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Aussie Dollar Focused on China Growth Bets, Fed Taper Outlook

Ilya Spivak

Aussie_Dollar_Focused_on_China_Growth_Bets_Fed_Taper_Outlook_body_Picture_1.png, Aussie Dollar Focused on China Growth Bets, Fed Taper Outlook

Aussie Dollar Focused on China Growth Bets, Fed Taper Outlook

Fundamental Forecast for Australian Dollar: Neutral

  • Australian Dollar Looks to HSBC PMI Data to Help Establish China Growth Outlook
  • FOMC Minutes to Drive Aussie Volatility as Risk Trends Respond to QE Taper Bets
  • DailyFXSSI Speculative Sentiment Gauge Continues to Point to AUD/USD Weakness

The Australian Dollar managed to reverse all of its intraweek losses to close Friday’s trade with a slight gain as risk appetite firmed following supportive comments from Fed Chair nominee Janet Yellen in her confirmation hearing yesterday. The would-be successor to Ben Bernanke said she saw dangers in ending QE too early, saying the Fed must not remove policy support while the recovery remains “fragile”. She added that there is “no set time” for tapering asset purchases. Investors took the remarks as confirmation of Yellen’s dovish credentials, speculating that her ascendancy will translate into a longer-lasting “full-sized” QE3 effort.

News-flow out of also China helped as the official Xinhua news agency began to unveil the details of the reforms agreed-upon at the third plenary session of the Communist Party that concluded on November 12. A wide range of initiatives is to be undertaken, with some of the most notable including: establishing more free trade zones, granting permission for private investors to set up small banks, easing of the one-child policy, and loosening the “hukou” system (which eats away at disposable incomes by denying access to social services to migrant workers, forcing them to pay for them out of pocket). The deadline to implement these policy objectives has been set to 2020.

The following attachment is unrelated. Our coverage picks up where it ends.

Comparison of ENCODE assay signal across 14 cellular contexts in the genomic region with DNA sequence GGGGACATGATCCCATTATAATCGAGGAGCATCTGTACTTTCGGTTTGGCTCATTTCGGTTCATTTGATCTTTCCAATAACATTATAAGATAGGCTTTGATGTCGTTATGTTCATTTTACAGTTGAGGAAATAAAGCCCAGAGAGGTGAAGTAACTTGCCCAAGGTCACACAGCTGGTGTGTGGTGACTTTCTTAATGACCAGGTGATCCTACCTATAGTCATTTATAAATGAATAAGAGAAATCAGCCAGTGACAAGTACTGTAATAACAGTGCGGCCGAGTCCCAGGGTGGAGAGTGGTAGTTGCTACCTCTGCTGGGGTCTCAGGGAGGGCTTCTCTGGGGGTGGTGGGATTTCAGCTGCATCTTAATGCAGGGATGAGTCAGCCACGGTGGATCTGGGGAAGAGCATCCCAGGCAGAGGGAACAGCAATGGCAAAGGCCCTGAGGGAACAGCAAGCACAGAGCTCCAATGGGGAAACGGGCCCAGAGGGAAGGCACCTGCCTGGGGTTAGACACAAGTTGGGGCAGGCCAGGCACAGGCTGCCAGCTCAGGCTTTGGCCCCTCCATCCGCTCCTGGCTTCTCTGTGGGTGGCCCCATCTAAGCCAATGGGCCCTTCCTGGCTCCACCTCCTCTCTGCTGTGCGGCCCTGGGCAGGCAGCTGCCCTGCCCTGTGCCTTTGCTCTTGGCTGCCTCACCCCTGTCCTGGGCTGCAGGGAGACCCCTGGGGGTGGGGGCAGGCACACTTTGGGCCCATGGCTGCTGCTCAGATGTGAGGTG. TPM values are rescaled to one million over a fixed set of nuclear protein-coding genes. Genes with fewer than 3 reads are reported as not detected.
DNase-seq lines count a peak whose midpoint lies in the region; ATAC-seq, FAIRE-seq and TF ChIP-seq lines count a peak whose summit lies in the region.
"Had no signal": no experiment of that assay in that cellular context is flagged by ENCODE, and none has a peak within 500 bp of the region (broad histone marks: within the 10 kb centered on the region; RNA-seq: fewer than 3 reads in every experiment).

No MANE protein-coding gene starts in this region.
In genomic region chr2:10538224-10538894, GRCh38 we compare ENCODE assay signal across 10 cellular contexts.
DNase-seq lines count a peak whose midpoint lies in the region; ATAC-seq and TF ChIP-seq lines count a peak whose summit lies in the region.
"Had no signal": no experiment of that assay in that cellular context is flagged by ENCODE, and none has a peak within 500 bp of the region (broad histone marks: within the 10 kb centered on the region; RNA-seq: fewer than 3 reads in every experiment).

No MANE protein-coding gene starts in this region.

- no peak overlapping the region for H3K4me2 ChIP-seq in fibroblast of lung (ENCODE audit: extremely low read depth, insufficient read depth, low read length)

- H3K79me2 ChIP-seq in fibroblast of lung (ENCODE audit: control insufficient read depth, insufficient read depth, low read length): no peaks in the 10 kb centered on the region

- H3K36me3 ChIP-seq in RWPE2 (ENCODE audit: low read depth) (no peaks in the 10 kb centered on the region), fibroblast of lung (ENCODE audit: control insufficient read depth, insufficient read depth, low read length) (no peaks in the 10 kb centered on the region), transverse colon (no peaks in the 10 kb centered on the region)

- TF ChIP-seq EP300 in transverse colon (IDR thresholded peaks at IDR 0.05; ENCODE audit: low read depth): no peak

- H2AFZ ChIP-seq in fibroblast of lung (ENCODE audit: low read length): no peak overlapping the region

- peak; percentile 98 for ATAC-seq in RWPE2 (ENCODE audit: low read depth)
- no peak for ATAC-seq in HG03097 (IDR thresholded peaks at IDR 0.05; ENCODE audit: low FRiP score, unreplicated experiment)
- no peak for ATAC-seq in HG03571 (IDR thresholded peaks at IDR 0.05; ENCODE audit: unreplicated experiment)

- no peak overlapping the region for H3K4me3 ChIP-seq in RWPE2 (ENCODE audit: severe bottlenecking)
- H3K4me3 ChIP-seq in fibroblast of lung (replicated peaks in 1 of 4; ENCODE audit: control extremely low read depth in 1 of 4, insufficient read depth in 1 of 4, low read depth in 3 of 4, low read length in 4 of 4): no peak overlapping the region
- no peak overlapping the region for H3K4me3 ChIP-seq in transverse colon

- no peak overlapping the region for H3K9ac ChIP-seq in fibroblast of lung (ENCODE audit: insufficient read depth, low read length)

Looking ahead, a quiet domestic economic calendar is likely to see the same forces in the forefront. Indeed, minutes from this month’s RBA meeting amount to the only bit of noteworthy Australian event risk. The release tends to fall closely in line with the policy statement released at the time of the original rate decision announcement, meaning traders are unlikely to find anything materially game-changing in the text to spark Aussie volatility. In China, all eyes will be on HSBC’s November flash Manufacturing PMI report. A close relationship between Chinese GDP growth expectations and the Australian unit suggests signs of slowing factory-sector activity are likely to weigh on the currency, and vice versa.

On the risk sentiment front, all eyes will be on the release of minutes from last month’s FOMC meeting as Fed “taper” speculation continues. Investors will carefully comb through the language of the release to help establish the extent to which Fed officials saw fiscal drag from October’s US government shutdown delaying a cutback in asset purchases. Recalling the ultimately unfounded fears of fiscal retrenchment from the payroll tax hike and “sequester” spending cuts on the US recovery earlier this year, Ben Bernanke are unlikely to have been especially concerned, at least absent concrete data arguing otherwise. This may boost the US Dollar and weigh on the Aussie after Yellen primed the market for a dovish policy lean once again. Retail Sales and CPI releases headline the US data docket. - IS

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